Friday, 28 September 2007

Paramin Seasoning

What is it in the soil of these lush mountains that feeds the crops like nothing else? Could it be that the plants spend their growing days feeling the cool, mountaintop breeze and looking down on some of the most spectacular views that the country has to offer? If plants do in fact feel, these are happy plants and it shows in the plumpness of the chive and the fatness of the cabbages.
It is at table like this that the seasoning bundles are wrapped and prepared. I thought a chive (or sive as we say) was a chive was a chive. Not so. There are many different types. There is the "Big Blue" which is big anf fat and has that blueygreen tinge that you sometimes get on the head of fresh broccolli. When seen on the hillside, they are beautiful. Then there is the"cobra" which is the most common (I believe) and it's the one that most people know. It has a distinctive flavour that is what gives most of our creole seasoning that recognizable smell and taste.
Cobra and Big Blue
This chive process takes place all over this mountain top. In almost every house that you pass there is this quiet sense of industry and good will. This was so refreshing to see because it's good to remind ourselves that Trinidadians are still good people. Yes, there's crime but what we have here is very special.The view looking down through the Maraval hills and into Port of Spain.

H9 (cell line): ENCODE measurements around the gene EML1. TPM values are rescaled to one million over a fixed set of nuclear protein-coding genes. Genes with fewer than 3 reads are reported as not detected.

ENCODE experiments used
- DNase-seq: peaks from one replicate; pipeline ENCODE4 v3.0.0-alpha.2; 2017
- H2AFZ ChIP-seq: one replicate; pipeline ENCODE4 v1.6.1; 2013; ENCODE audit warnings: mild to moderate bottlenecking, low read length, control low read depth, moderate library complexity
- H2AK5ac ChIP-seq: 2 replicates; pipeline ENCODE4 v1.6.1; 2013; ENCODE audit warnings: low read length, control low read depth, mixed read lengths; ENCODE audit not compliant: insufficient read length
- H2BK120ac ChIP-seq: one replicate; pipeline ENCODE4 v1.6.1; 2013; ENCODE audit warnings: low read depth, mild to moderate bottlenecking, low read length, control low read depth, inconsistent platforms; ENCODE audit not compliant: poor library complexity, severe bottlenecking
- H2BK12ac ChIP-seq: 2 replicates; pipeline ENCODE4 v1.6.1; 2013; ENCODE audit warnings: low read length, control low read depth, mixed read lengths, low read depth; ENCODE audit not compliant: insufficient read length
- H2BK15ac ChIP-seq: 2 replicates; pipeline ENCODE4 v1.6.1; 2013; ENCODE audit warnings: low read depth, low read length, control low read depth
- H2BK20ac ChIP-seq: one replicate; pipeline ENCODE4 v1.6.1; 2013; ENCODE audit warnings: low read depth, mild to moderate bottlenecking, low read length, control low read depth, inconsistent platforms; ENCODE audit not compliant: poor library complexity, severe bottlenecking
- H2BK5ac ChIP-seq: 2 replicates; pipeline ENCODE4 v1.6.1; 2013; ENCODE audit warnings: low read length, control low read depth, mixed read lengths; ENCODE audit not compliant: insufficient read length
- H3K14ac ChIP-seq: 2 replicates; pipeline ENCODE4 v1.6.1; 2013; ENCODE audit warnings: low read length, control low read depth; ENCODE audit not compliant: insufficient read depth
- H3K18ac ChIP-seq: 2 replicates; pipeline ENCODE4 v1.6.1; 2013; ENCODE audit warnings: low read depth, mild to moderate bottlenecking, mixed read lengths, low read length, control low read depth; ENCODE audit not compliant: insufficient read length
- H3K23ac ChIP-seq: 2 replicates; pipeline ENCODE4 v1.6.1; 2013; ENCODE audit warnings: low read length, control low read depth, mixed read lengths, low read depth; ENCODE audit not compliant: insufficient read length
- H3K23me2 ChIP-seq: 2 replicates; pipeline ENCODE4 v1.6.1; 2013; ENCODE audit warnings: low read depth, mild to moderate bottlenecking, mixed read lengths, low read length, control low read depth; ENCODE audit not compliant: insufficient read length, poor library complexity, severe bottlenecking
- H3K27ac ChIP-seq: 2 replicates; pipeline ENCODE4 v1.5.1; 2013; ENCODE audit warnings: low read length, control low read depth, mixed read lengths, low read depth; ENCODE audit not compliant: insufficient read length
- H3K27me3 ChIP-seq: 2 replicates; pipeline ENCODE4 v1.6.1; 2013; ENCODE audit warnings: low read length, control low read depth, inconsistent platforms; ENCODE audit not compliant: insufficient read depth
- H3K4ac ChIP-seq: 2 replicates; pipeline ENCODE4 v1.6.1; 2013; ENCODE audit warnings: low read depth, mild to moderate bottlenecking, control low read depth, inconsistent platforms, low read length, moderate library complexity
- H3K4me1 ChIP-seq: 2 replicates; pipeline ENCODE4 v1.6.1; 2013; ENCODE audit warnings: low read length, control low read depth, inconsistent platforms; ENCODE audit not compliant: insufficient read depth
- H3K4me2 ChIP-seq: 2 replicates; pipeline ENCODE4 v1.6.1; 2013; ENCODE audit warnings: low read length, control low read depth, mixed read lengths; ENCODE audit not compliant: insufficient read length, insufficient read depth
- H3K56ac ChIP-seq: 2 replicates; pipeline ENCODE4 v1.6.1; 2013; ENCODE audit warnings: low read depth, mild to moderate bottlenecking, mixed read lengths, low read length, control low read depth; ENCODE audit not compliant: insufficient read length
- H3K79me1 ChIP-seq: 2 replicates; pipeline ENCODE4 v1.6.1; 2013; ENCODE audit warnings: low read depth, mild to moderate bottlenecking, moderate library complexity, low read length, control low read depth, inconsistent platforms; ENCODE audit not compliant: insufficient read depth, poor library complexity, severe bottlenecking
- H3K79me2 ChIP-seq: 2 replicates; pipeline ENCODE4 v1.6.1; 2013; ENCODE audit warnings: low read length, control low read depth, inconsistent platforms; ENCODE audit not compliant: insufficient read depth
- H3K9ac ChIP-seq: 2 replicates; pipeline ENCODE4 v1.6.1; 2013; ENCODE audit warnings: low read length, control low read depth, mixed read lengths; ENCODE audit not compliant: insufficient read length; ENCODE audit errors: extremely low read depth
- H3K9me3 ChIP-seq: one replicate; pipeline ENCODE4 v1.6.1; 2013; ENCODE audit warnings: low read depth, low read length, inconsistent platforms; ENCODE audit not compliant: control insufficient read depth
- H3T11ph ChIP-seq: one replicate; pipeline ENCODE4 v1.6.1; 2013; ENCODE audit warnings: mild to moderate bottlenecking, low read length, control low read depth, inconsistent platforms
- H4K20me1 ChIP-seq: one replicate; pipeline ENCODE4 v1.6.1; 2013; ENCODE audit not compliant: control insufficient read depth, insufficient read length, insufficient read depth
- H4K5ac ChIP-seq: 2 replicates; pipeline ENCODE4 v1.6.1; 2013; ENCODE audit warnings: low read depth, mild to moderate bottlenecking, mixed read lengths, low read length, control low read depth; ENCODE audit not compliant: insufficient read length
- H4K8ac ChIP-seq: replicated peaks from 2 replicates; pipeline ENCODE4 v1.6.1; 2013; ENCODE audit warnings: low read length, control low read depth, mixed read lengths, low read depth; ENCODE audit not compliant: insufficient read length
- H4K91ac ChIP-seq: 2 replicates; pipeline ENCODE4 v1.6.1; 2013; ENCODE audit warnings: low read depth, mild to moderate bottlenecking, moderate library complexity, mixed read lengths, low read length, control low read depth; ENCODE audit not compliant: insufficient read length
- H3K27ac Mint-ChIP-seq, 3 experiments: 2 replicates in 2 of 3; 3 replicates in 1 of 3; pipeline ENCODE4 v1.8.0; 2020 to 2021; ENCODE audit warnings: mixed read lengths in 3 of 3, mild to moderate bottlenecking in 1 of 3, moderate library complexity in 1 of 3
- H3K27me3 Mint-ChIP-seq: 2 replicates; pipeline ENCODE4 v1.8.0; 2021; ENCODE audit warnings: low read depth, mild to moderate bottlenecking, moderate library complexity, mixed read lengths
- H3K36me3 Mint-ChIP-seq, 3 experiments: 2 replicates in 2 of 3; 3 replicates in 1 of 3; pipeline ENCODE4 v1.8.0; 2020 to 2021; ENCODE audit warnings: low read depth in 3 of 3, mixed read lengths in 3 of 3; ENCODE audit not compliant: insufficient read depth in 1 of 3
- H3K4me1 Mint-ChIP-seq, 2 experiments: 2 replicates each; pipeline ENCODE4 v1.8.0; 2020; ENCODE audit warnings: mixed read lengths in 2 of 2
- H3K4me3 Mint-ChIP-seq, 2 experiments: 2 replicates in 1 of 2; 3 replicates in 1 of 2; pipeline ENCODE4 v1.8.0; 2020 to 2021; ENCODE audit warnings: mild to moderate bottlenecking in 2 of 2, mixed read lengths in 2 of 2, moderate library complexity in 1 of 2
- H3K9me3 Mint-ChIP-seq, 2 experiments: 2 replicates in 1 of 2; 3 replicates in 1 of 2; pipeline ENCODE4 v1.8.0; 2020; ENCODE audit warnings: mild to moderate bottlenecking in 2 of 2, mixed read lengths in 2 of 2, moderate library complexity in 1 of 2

3 comments:

Chennette said...

Love these posts from Paramin. I always wanted to visit the source of the green seasonings and home to the patois - beautiful shots!

Christa said...

I also thought "a chive was a chive," so it was interesting to read about some different kinds. Lovely photos. What gorgeous views!

Anonymous said...

Thank God we can get green seasoning in Miami's grocery stores.

There is always a bottle in my fridge..now it will taste even better after seeing Paramin hills again. thanks for the pics.
Jen